Crustal stress & geodynamics

Stress Map of Texas modified from Lund Snee and Zoback (2016), including additional maximum horizontal stress magnitudes from the 2016 release of the World Stress Map (Heidbach et al., 2016) and Alt & Zoback (2016). Faulting regime is shown using the AΦ system of Simpson (1997). Additional data sources are listed by Lund Snee & Zoback (2016).

Stress Map of Texas modified from Lund Snee and Zoback (2016), including additional maximum horizontal stress magnitudes from the 2016 release of the World Stress Map (Heidbach et al., 2016) and Alt & Zoback (2016). Faulting regime is shown using the AΦ system of Simpson (1997). Additional data sources are listed by Lund Snee & Zoback (2016).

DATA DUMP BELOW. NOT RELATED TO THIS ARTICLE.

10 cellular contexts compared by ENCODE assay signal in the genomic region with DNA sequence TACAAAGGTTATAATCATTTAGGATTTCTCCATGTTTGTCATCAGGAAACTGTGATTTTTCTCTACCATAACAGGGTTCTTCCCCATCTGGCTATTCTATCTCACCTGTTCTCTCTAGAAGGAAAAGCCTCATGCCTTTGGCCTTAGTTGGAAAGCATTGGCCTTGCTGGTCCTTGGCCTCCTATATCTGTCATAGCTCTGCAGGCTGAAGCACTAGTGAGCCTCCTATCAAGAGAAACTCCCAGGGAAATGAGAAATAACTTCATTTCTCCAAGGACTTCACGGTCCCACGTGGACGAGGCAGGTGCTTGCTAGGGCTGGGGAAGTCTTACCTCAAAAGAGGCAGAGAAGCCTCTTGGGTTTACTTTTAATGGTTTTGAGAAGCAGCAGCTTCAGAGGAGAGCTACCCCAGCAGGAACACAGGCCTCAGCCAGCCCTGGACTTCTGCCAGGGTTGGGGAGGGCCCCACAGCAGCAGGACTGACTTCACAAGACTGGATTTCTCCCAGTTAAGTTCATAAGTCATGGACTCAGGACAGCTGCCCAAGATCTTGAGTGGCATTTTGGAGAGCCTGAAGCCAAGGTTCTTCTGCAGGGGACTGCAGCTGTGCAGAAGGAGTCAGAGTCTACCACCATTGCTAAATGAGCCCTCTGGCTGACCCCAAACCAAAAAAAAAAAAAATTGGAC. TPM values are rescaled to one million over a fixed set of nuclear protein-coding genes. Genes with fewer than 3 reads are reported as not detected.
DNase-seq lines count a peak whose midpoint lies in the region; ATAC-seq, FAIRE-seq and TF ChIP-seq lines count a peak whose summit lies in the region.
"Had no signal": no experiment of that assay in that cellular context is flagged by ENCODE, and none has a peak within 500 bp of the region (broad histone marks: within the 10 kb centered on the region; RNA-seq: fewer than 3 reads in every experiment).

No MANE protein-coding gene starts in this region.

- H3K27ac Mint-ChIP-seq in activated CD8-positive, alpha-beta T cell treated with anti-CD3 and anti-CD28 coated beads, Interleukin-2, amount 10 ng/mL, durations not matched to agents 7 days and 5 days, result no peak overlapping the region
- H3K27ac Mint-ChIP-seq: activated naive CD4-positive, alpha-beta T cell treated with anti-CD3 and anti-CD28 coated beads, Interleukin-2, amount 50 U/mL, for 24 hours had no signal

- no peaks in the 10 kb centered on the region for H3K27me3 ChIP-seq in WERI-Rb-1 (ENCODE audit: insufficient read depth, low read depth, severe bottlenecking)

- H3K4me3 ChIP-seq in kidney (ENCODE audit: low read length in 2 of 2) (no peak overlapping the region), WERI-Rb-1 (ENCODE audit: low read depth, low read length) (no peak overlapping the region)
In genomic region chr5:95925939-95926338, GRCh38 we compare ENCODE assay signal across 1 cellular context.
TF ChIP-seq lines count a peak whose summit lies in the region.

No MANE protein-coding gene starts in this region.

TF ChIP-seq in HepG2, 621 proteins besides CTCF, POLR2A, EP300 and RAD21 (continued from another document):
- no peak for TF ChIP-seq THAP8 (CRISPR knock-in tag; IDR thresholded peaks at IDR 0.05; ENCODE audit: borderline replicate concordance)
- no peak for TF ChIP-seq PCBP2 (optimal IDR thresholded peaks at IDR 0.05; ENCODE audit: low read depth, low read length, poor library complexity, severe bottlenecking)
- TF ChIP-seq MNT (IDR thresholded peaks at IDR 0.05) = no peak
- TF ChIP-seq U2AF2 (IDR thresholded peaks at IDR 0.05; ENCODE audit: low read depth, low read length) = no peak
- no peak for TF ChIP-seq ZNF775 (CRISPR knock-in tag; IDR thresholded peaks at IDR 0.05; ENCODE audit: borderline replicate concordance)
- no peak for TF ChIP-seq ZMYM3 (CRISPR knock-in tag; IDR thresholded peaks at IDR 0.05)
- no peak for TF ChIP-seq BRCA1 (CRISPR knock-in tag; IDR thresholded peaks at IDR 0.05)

I am building a high spatial resolution stress map of Texas and New Mexico with Mark D. Zoback of the Stanford Stress & Crustal Mechanics Group and the Stanford Center for Induced & Triggered Seismicity. We have so far compiled some 300 new high-quality stress orientations through partnerships with industry, and we are also mapping faulting regime (relative principal stress magnitudes). Our new data show a surprisingly variable stress field across the region, which provides an opportunity to understand the contribution of tectonic and local, geodynamic factors to stress perturbations.

We recently published a paper in Geophysical Research Letters presenting our first 200 stress orientations. The results show a surprisingly variable but coherent stress field across the area. Our stress map continues to grow, and we are currently modeling the controls to the intriguing variations that we observe.